Eadie Shanker, a UFT founder and the wife of former UFT President Albert Shanker, died of kidney disease on Sept. 19 at age 87.
From her earliest days as a young teacher at JHS 126 in Astoria, Queens, in the 1950s, Eadie Shanker devoted her life to the UFT. Before there was a UFT, she was a member of the Teachers Guild, working to organize and unite multiple blocs of educators into a single, more powerful unit. She organized UFT chapters throughout the city and was a picket-line captain during the union's first strike in 1960. That one-day walkout, which the strikers knew threatened their livelihoods, won collective bargaining rights for New York City teachers, a first in the nation.
"Eadie Shanker was not only a courageous woman who put her career at stake to found this union, but she remained a lifelong supporter and advocate for public education and social justice," said UFT President Michael Mulgrew.
During those first tumultuous years in the life of the union, Eadie Gerber met Al Shanker, then a colleague and a math teacher. They married, and their Harlem apartment became headquarters for the endless meetings to build and strengthen the UFT until it could afford to rent space and hire staff.
Mel Aaronson, a fellow founder and former UFT treasurer, remembers Shanker's boundless energy. "At meetings, Eadie was always advocating militancy and strong action," he said.
Edith Gerber Shanker, known to everyone as Eadie, grew up with her two siblings in an orphanage and in foster homes in Pennsylvania, where "they were made to work hard and only allowed to eat the leftovers," according to the Shankers' three children. When she was old enough to leave foster care, she joined her older sister in New York City and worked as a waitress while earning a degree in English at City College, where the tuition was free at the time.
She left teaching to raise her children but returned to education after they were grown. She helped create a basic literacy program and a high school equivalency diploma program for adult union workers at city agencies as well as the City University of New York's Collaborative Program for High School Dropout Prevention. She also directed CUNY's high school/college student mentoring program.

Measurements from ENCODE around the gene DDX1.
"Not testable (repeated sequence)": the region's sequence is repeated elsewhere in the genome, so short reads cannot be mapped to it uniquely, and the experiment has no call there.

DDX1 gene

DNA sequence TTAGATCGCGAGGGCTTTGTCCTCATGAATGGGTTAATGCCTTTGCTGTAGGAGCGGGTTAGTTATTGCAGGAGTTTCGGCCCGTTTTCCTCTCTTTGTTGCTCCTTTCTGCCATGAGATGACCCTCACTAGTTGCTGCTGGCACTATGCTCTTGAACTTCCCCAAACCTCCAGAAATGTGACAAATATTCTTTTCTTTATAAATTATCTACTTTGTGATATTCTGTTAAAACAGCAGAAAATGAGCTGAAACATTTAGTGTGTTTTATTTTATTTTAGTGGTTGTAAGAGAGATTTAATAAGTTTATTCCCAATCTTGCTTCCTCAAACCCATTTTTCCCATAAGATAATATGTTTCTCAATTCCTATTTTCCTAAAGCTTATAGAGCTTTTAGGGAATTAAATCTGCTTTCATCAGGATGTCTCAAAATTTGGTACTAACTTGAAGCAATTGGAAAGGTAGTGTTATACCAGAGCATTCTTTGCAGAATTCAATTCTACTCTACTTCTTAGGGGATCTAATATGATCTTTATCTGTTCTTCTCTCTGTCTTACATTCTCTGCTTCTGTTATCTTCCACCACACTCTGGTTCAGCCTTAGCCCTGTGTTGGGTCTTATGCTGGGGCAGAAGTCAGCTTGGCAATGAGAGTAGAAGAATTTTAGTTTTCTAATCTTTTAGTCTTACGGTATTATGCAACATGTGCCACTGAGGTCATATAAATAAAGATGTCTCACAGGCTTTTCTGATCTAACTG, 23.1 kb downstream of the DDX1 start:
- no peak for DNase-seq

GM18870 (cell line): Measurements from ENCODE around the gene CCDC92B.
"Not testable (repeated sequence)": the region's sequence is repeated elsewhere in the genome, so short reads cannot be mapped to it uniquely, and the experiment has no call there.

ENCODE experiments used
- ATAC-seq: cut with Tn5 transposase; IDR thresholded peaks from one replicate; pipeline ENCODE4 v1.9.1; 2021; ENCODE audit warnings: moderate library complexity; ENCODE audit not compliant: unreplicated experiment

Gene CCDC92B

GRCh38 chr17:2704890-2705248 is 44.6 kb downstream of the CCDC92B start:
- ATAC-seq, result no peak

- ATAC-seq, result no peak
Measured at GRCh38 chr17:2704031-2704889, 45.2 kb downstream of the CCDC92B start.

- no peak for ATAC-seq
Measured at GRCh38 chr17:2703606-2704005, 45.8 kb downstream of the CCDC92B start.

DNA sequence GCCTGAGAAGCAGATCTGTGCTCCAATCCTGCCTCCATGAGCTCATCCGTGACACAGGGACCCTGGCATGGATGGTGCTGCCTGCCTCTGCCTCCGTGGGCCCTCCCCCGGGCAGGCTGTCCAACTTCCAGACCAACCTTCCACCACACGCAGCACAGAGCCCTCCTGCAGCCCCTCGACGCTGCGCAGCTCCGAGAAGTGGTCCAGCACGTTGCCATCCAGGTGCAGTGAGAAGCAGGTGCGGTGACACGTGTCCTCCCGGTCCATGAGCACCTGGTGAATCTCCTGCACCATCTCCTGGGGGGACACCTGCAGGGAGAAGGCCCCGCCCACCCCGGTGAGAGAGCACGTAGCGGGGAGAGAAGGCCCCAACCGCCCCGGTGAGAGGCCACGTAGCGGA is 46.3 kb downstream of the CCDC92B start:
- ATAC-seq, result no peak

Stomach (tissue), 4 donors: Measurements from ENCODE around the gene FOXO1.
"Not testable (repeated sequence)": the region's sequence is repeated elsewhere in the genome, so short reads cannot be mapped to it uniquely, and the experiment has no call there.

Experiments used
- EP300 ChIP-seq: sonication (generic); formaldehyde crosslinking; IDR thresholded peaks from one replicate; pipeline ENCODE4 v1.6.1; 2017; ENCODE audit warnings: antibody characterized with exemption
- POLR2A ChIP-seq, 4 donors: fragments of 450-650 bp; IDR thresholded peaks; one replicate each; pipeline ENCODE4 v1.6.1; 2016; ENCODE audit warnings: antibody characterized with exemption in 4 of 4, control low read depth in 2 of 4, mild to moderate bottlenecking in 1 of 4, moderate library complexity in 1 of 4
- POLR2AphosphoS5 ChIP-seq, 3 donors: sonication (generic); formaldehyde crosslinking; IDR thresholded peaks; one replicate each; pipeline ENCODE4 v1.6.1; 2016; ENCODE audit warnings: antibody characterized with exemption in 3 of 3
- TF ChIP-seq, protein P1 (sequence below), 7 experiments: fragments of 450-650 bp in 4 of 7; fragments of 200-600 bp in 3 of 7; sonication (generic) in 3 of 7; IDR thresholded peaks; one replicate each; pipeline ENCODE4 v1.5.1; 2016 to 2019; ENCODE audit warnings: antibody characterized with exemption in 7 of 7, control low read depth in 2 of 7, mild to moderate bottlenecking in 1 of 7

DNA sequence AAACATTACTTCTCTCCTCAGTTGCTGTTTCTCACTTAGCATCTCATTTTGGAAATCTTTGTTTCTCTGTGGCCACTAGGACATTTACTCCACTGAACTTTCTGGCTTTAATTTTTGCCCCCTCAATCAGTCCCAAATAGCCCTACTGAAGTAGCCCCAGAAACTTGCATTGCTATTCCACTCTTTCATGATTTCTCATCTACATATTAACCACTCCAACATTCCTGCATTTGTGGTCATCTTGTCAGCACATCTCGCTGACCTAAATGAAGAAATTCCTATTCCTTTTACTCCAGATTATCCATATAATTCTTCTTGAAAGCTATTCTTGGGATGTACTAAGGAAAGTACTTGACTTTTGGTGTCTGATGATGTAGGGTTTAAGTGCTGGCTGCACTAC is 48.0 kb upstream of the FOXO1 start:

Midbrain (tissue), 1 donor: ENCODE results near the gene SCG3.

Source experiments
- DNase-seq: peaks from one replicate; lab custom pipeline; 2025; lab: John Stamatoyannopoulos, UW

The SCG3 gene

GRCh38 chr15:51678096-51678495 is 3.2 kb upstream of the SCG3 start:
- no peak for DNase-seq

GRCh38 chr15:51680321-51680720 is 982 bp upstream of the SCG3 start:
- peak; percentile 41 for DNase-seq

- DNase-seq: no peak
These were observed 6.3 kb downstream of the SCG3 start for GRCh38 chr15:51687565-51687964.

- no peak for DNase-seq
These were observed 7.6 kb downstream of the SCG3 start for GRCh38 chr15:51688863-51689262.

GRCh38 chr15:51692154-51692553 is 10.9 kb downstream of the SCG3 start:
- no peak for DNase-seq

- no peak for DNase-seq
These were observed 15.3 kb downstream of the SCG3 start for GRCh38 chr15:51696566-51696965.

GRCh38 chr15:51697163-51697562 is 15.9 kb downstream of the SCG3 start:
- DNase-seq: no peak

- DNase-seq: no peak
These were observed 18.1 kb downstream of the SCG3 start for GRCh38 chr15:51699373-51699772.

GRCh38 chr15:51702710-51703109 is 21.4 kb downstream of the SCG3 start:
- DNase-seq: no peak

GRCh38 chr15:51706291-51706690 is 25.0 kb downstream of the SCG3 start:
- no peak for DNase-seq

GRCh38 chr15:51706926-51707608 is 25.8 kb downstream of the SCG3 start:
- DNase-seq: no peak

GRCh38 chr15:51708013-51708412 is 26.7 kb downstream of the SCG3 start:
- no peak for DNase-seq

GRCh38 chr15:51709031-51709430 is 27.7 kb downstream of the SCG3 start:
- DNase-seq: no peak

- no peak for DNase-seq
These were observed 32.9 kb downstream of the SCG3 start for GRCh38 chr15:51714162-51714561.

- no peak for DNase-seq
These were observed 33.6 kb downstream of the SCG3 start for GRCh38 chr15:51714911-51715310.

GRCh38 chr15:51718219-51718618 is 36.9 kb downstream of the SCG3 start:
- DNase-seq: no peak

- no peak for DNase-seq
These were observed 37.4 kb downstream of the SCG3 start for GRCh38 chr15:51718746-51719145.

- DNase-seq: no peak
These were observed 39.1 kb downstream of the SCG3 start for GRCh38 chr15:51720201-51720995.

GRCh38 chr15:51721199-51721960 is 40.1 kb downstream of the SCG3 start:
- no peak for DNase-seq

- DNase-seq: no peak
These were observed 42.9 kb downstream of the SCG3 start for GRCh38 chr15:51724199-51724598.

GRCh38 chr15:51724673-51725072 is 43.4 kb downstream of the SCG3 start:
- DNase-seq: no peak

And throughout her life, she remained committed to the UFT.
"Over the years, my union sister and I have attended conventions, conferences, demonstrations, parades, rallies and protests," founder George Altomare said. "She was devoutly committed to progressive issues her whole life."
AFT President Randi Weingarten, a former UFT president, also paid tribute to her. "In the Jewish tradition, a person who dies on Rosh Hashanah is a person of great righteousness," Weingarten said. "Eadie was all about shaping something new. She was righteous and believed deeply."
As a city activist, Eadie Shanker helped in the fight to protect public space in Union Square Park from commercial development and to raise funds for the People's Symphony Concerts that provided low-cost chamber music performances for students, workers and educators.
Her commitment to the union was particularly evident in her dedication to the Albert Shanker Scholarships that annually provide a million dollars in awards to outstanding high school students from low-income families and to graduate students.
Anthony Harmon, then the director of the scholarship fund program, cited the hours and hours she spent reading and rereading the students' essays to make sure they reflected the required spirit of academic achievement and financial need. "And always," Harmon said, "she wished we could award more scholarships because it was so difficult to limit the number of awards."
Retired Teachers Chapter Leader Tom Murphy also spoke about Eadie's "intense activism," saying, "She was always there to help both in-service and retiree members and always totally committed to progressive unionism."
Retiree Chaitrim Aklu captured the unpretentiousness that people admired in Eadie Shanker in his story about meeting her at the 2010 AFT convention in Seattle, where he was a delegate. Aklu was sitting alone at breakfast when Eadie Shanker asked if she could join him, introducing herself and insisting he call her Eadie. "I knew of her," he said, "but her simplicity at that meeting is what I admired about her."
Shanker is survived by three children, Adam, Michael and Jennie, and four grandchildren.